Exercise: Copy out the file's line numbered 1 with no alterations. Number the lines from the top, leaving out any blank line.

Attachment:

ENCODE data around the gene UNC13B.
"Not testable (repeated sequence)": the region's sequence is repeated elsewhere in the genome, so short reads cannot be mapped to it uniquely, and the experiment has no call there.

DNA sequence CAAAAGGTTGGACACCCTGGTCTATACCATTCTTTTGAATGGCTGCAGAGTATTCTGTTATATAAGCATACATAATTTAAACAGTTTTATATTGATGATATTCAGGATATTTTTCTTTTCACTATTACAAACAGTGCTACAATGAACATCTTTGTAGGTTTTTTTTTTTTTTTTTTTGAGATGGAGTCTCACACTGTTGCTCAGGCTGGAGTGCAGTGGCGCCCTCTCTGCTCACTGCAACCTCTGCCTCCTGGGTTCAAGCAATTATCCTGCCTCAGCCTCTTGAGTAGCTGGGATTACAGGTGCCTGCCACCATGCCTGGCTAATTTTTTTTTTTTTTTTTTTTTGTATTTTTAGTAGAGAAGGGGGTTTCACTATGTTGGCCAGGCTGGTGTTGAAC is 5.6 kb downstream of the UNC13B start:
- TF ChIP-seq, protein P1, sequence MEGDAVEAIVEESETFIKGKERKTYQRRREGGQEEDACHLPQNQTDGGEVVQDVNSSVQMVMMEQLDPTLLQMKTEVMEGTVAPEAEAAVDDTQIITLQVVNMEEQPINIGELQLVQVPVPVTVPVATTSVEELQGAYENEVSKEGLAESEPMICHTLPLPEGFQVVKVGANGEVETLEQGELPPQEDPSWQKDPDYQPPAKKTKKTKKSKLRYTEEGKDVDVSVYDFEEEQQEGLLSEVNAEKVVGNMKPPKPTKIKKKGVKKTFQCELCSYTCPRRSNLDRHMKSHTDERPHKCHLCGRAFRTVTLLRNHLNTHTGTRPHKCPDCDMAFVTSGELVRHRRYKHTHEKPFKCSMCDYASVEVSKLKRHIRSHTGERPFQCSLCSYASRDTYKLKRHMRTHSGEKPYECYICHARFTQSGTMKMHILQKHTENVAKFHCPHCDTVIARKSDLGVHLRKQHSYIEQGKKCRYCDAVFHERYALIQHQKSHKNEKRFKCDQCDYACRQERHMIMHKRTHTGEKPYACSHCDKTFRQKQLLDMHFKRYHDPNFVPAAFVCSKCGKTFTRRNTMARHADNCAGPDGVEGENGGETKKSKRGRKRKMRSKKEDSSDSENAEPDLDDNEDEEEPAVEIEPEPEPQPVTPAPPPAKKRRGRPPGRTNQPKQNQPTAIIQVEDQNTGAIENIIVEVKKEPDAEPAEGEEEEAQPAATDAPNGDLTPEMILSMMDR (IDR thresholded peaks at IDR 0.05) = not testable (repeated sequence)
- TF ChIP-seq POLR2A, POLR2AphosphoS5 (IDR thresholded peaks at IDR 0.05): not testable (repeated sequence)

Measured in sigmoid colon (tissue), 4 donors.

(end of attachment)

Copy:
ENCODE data around the gene UNC13B.